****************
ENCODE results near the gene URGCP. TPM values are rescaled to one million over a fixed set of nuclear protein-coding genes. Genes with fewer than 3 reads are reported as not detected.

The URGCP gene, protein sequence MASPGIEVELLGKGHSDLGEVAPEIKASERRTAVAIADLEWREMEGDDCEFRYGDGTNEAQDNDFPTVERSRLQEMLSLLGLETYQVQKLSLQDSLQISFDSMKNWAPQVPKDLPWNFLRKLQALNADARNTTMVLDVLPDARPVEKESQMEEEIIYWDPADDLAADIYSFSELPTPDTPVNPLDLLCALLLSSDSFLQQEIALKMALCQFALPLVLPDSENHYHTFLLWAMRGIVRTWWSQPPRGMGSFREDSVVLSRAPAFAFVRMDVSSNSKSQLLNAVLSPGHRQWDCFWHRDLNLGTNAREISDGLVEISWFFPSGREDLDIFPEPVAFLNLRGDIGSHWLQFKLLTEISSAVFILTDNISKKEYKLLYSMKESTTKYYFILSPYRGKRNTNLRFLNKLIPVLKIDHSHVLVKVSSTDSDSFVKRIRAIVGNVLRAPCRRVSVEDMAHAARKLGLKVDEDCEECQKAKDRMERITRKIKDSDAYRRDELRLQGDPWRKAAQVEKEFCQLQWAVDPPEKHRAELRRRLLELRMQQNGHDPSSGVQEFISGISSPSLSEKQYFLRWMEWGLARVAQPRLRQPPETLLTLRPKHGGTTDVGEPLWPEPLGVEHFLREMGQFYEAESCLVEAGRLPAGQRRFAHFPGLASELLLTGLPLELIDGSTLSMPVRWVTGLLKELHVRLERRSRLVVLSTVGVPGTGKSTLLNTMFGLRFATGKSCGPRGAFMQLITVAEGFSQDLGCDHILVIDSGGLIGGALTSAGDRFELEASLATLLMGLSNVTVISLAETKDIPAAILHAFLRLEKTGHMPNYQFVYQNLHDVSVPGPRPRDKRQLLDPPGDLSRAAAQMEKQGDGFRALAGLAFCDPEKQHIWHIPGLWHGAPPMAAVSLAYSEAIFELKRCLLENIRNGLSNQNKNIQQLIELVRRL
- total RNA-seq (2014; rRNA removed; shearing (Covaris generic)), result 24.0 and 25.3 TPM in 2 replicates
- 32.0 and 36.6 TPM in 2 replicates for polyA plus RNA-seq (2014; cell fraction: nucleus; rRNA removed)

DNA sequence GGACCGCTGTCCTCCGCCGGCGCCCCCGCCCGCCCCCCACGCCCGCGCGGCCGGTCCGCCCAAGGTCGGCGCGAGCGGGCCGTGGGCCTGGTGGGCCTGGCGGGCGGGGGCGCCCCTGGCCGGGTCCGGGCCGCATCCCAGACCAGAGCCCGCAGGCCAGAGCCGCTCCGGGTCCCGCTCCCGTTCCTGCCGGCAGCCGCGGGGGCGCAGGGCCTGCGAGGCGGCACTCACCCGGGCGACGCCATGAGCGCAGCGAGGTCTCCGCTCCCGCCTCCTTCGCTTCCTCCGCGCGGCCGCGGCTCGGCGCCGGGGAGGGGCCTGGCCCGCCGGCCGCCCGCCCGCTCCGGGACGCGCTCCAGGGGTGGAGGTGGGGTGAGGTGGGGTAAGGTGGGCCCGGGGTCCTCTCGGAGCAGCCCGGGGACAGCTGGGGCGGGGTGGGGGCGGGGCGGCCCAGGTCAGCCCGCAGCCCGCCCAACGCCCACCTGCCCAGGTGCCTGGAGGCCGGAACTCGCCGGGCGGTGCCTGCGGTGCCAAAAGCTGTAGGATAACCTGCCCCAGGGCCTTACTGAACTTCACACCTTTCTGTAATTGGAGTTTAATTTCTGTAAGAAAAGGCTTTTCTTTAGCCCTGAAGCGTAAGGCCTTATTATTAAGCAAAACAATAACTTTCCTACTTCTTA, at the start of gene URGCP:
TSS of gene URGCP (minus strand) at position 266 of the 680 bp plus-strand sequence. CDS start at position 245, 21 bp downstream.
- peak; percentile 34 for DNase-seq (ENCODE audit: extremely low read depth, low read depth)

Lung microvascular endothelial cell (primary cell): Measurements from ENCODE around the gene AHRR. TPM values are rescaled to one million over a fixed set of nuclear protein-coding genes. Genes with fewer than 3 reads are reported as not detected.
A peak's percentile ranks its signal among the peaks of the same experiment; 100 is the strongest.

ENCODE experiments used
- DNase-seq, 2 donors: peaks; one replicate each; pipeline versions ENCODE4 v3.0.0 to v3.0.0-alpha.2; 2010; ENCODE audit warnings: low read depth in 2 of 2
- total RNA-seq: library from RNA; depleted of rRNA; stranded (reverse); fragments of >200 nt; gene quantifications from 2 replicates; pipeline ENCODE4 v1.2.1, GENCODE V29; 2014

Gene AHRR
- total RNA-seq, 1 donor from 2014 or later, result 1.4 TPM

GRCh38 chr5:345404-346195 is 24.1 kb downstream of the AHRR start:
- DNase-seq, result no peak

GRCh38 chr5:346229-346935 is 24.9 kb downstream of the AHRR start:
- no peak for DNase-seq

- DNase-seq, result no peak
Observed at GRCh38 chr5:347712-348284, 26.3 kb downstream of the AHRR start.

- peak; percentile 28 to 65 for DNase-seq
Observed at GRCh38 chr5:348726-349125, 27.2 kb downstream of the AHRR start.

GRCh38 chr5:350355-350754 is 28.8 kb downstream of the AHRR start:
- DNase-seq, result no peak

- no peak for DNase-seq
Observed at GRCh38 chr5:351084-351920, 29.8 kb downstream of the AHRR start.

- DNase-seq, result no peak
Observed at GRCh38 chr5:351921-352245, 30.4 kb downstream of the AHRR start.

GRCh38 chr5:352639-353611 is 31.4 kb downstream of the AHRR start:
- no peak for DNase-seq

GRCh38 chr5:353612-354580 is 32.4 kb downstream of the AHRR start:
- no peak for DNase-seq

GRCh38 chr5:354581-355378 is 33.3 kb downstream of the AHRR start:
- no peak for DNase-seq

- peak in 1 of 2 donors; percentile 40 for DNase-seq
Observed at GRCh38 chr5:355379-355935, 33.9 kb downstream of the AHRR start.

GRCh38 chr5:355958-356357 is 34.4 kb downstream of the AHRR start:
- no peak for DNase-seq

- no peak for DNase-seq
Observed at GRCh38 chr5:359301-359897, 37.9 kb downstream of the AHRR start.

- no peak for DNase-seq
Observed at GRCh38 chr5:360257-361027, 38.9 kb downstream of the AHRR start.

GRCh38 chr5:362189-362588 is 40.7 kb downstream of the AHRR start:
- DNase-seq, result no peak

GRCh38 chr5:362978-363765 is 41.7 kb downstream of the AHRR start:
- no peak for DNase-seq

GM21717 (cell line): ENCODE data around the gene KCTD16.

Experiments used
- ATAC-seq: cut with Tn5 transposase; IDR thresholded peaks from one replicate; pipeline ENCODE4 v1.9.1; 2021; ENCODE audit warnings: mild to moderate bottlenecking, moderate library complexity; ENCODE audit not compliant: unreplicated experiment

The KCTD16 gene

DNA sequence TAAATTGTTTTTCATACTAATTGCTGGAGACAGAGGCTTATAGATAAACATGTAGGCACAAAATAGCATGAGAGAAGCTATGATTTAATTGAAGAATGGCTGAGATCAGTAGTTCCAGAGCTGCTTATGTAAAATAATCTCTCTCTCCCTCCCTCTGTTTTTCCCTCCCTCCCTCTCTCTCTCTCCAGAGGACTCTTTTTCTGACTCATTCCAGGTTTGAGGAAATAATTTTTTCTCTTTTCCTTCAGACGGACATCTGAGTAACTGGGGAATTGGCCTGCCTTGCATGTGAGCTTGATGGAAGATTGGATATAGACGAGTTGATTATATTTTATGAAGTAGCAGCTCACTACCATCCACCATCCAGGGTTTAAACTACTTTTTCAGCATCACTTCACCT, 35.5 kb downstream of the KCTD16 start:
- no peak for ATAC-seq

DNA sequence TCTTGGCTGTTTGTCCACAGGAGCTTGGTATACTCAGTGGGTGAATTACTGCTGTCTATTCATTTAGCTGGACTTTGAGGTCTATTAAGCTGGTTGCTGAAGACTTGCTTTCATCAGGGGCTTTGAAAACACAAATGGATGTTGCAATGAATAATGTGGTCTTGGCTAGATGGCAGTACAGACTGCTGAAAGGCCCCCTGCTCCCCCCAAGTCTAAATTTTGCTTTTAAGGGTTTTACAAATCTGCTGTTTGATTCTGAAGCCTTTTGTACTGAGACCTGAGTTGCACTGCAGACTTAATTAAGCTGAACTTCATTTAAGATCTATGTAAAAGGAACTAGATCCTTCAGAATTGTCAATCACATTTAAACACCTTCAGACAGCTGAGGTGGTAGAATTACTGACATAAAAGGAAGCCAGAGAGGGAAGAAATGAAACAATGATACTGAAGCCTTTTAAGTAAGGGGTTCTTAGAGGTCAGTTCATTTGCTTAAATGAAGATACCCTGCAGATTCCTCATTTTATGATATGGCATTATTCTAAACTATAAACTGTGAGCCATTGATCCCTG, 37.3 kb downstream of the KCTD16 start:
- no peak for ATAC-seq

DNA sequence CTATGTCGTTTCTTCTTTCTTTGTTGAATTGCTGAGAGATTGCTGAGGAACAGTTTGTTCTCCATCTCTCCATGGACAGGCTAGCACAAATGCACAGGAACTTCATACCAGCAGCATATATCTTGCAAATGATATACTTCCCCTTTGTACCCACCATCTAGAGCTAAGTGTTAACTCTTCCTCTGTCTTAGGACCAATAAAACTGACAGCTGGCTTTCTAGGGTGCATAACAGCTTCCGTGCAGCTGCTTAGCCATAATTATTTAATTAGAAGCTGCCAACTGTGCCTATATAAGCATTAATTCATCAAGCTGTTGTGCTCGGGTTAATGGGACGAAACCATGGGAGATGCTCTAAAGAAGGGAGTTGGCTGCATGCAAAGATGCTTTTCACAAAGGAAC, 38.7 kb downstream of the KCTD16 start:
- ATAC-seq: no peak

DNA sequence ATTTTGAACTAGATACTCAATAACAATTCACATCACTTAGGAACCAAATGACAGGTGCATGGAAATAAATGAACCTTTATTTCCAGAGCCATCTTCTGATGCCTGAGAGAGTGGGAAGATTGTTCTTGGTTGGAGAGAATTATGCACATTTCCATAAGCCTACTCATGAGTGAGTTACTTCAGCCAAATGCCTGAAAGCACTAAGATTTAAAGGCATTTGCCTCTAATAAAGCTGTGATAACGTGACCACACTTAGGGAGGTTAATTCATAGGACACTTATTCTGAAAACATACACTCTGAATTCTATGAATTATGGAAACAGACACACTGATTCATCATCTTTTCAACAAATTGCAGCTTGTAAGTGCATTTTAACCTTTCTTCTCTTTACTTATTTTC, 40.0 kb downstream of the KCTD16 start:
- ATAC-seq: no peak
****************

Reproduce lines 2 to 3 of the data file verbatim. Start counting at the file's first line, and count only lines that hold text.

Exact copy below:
The URGCP gene, protein sequence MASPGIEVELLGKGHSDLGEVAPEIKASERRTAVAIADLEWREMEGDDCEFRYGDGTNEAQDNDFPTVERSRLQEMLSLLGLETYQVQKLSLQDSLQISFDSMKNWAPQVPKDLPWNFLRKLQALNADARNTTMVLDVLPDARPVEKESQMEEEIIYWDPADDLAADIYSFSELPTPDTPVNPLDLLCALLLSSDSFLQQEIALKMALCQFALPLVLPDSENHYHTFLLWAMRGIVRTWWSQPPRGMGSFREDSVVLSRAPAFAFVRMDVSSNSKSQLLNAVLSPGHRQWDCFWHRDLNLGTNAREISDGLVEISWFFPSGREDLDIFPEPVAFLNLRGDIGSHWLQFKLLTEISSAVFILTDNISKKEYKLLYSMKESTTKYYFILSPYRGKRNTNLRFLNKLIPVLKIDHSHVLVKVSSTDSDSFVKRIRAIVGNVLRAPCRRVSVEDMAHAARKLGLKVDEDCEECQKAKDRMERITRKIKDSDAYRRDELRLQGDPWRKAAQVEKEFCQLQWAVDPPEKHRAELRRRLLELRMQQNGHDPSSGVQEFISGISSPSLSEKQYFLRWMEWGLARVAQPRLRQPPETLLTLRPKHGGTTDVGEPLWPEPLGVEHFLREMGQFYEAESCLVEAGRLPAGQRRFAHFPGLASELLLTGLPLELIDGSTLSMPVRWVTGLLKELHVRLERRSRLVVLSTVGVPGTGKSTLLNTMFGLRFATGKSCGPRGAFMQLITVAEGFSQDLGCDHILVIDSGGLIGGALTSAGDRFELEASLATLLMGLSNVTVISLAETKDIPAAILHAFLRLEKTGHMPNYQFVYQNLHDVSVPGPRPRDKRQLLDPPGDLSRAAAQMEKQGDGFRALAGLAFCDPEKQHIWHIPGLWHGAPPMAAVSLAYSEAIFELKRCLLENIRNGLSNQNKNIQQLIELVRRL
- total RNA-seq (2014; rRNA removed; shearing (Covaris generic)), result 24.0 and 25.3 TPM in 2 replicates